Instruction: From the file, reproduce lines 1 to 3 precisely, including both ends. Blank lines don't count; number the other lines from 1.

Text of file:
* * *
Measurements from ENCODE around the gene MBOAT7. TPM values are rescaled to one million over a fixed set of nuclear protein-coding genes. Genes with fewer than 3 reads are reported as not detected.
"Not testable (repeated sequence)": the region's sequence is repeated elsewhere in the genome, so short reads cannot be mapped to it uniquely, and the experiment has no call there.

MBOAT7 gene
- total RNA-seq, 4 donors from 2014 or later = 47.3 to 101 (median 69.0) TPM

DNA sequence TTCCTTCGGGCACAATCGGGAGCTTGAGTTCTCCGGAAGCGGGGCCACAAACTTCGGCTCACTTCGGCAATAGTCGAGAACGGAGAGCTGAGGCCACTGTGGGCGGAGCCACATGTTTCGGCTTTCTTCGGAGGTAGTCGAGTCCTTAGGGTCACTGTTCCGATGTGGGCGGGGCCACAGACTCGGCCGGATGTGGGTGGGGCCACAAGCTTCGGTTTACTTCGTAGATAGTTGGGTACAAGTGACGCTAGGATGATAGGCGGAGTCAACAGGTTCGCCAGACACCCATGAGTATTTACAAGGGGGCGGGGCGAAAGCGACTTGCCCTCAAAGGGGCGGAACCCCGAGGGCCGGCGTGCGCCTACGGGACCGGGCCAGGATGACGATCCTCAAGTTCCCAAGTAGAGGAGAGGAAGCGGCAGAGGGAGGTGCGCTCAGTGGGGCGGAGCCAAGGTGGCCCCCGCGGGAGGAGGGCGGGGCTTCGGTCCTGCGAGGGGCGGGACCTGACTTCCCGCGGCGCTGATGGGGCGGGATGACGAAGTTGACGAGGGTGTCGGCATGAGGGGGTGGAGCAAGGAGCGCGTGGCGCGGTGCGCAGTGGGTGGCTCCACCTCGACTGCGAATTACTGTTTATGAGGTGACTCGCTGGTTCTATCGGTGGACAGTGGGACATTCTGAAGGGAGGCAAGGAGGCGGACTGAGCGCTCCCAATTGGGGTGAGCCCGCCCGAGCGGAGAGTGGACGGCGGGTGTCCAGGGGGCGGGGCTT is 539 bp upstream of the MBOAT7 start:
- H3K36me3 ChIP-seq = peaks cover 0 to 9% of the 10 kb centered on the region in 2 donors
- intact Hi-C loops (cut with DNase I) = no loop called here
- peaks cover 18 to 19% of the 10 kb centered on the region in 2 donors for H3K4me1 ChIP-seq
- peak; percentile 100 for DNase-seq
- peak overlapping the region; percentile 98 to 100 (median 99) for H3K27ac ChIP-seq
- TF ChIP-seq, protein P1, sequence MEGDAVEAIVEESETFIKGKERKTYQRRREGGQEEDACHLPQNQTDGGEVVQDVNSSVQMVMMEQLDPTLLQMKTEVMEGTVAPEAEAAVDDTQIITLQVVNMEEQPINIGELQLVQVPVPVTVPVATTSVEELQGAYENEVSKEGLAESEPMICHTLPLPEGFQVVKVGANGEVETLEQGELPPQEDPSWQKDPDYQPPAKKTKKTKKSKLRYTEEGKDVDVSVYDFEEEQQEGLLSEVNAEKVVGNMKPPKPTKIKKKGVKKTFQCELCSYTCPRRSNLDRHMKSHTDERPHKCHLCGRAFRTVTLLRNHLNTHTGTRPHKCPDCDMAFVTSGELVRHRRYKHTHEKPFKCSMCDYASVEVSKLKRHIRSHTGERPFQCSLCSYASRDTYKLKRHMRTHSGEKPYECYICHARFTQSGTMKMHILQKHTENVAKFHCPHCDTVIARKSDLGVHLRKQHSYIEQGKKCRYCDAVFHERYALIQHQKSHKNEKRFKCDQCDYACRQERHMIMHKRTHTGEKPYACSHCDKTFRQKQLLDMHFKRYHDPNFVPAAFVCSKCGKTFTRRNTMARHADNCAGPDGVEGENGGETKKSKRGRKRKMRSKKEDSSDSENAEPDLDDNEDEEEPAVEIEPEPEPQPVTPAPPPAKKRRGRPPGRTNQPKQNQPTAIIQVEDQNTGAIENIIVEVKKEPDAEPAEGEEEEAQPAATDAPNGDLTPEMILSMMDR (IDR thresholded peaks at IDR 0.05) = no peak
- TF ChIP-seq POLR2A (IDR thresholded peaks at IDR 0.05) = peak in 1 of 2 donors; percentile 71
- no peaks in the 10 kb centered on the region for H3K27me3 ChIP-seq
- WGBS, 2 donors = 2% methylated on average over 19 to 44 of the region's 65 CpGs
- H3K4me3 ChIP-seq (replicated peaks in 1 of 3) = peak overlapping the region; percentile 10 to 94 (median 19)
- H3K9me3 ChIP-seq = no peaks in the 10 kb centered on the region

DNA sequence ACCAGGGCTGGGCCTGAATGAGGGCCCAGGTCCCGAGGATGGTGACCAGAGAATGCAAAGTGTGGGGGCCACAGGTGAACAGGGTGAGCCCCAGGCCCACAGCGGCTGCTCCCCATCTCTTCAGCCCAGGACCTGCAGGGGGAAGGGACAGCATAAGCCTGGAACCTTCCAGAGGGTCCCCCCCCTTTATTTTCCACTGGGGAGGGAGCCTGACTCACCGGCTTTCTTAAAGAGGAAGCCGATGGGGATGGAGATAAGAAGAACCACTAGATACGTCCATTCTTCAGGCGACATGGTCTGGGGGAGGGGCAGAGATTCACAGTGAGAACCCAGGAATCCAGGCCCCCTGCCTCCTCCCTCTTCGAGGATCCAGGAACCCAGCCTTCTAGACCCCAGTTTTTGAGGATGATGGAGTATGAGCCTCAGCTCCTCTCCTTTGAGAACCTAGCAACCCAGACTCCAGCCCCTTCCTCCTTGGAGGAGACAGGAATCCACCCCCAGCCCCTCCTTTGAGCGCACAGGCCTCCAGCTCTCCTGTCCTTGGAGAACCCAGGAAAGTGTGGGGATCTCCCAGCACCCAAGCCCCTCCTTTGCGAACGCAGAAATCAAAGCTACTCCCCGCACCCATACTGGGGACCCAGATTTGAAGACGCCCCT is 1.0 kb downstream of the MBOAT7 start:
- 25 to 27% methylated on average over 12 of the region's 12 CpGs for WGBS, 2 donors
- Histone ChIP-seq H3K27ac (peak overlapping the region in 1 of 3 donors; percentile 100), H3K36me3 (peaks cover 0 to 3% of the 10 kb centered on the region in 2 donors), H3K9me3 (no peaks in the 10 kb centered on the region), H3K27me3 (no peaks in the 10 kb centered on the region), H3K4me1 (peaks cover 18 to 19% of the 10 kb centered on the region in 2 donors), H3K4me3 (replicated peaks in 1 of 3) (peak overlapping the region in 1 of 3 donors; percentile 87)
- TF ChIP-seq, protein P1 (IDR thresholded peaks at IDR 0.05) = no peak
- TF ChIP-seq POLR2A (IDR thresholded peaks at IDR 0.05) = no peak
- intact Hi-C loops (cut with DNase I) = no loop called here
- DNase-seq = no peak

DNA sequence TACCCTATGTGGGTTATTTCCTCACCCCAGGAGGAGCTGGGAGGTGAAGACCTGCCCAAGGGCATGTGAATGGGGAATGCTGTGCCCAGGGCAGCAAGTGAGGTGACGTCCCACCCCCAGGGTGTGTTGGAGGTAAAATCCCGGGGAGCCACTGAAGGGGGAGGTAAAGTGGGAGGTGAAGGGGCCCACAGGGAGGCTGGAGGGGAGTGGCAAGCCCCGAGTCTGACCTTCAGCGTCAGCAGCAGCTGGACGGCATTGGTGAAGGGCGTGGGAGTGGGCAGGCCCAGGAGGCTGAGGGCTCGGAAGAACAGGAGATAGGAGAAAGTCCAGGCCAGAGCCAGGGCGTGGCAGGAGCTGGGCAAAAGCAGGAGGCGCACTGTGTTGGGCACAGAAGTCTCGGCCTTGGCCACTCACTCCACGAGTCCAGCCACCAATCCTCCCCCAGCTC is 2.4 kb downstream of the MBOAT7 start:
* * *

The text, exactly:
Measurements from ENCODE around the gene MBOAT7. TPM values are rescaled to one million over a fixed set of nuclear protein-coding genes. Genes with fewer than 3 reads are reported as not detected.
"Not testable (repeated sequence)": the region's sequence is repeated elsewhere in the genome, so short reads cannot be mapped to it uniquely, and the experiment has no call there.

MBOAT7 gene